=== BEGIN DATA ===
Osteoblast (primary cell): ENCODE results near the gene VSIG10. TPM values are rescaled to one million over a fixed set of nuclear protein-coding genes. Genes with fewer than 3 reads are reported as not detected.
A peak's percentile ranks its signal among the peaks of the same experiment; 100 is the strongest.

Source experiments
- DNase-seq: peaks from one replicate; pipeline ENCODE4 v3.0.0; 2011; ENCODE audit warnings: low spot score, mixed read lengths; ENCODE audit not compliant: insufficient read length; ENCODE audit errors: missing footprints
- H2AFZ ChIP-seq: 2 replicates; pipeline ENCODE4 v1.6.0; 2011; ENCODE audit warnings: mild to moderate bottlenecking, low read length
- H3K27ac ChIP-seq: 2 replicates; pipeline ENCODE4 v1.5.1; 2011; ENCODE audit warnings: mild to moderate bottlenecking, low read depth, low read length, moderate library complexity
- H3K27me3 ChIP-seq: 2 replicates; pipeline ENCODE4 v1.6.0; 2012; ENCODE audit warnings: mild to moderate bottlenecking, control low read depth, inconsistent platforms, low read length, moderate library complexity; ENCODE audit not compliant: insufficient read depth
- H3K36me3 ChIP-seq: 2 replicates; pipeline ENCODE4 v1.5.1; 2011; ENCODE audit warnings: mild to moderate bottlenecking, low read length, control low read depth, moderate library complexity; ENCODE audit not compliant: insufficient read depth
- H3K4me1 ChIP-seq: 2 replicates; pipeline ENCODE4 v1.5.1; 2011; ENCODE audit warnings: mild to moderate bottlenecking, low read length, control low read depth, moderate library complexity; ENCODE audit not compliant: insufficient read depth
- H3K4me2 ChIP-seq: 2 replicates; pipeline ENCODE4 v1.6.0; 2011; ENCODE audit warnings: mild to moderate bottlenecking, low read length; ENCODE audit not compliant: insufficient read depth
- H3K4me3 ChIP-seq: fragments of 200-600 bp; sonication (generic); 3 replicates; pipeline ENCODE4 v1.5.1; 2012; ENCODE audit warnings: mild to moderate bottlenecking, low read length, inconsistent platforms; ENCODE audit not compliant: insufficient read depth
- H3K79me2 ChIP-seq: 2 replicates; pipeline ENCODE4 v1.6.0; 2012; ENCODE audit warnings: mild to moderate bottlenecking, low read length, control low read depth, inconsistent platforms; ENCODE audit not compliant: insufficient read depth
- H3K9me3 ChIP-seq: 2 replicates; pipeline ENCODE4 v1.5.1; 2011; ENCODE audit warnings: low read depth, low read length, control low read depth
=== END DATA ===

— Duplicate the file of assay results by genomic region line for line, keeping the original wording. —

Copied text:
Osteoblast (primary cell): ENCODE results near the gene VSIG10. TPM values are rescaled to one million over a fixed set of nuclear protein-coding genes. Genes with fewer than 3 reads are reported as not detected.
A peak's percentile ranks its signal among the peaks of the same experiment; 100 is the strongest.

Source experiments
- DNase-seq: peaks from one replicate; pipeline ENCODE4 v3.0.0; 2011; ENCODE audit warnings: low spot score, mixed read lengths; ENCODE audit not compliant: insufficient read length; ENCODE audit errors: missing footprints
- H2AFZ ChIP-seq: 2 replicates; pipeline ENCODE4 v1.6.0; 2011; ENCODE audit warnings: mild to moderate bottlenecking, low read length
- H3K27ac ChIP-seq: 2 replicates; pipeline ENCODE4 v1.5.1; 2011; ENCODE audit warnings: mild to moderate bottlenecking, low read depth, low read length, moderate library complexity
- H3K27me3 ChIP-seq: 2 replicates; pipeline ENCODE4 v1.6.0; 2012; ENCODE audit warnings: mild to moderate bottlenecking, control low read depth, inconsistent platforms, low read length, moderate library complexity; ENCODE audit not compliant: insufficient read depth
- H3K36me3 ChIP-seq: 2 replicates; pipeline ENCODE4 v1.5.1; 2011; ENCODE audit warnings: mild to moderate bottlenecking, low read length, control low read depth, moderate library complexity; ENCODE audit not compliant: insufficient read depth
- H3K4me1 ChIP-seq: 2 replicates; pipeline ENCODE4 v1.5.1; 2011; ENCODE audit warnings: mild to moderate bottlenecking, low read length, control low read depth, moderate library complexity; ENCODE audit not compliant: insufficient read depth
- H3K4me2 ChIP-seq: 2 replicates; pipeline ENCODE4 v1.6.0; 2011; ENCODE audit warnings: mild to moderate bottlenecking, low read length; ENCODE audit not compliant: insufficient read depth
- H3K4me3 ChIP-seq: fragments of 200-600 bp; sonication (generic); 3 replicates; pipeline ENCODE4 v1.5.1; 2012; ENCODE audit warnings: mild to moderate bottlenecking, low read length, inconsistent platforms; ENCODE audit not compliant: insufficient read depth
- H3K79me2 ChIP-seq: 2 replicates; pipeline ENCODE4 v1.6.0; 2012; ENCODE audit warnings: mild to moderate bottlenecking, low read length, control low read depth, inconsistent platforms; ENCODE audit not compliant: insufficient read depth
- H3K9me3 ChIP-seq: 2 replicates; pipeline ENCODE4 v1.5.1; 2011; ENCODE audit warnings: low read depth, low read length, control low read depth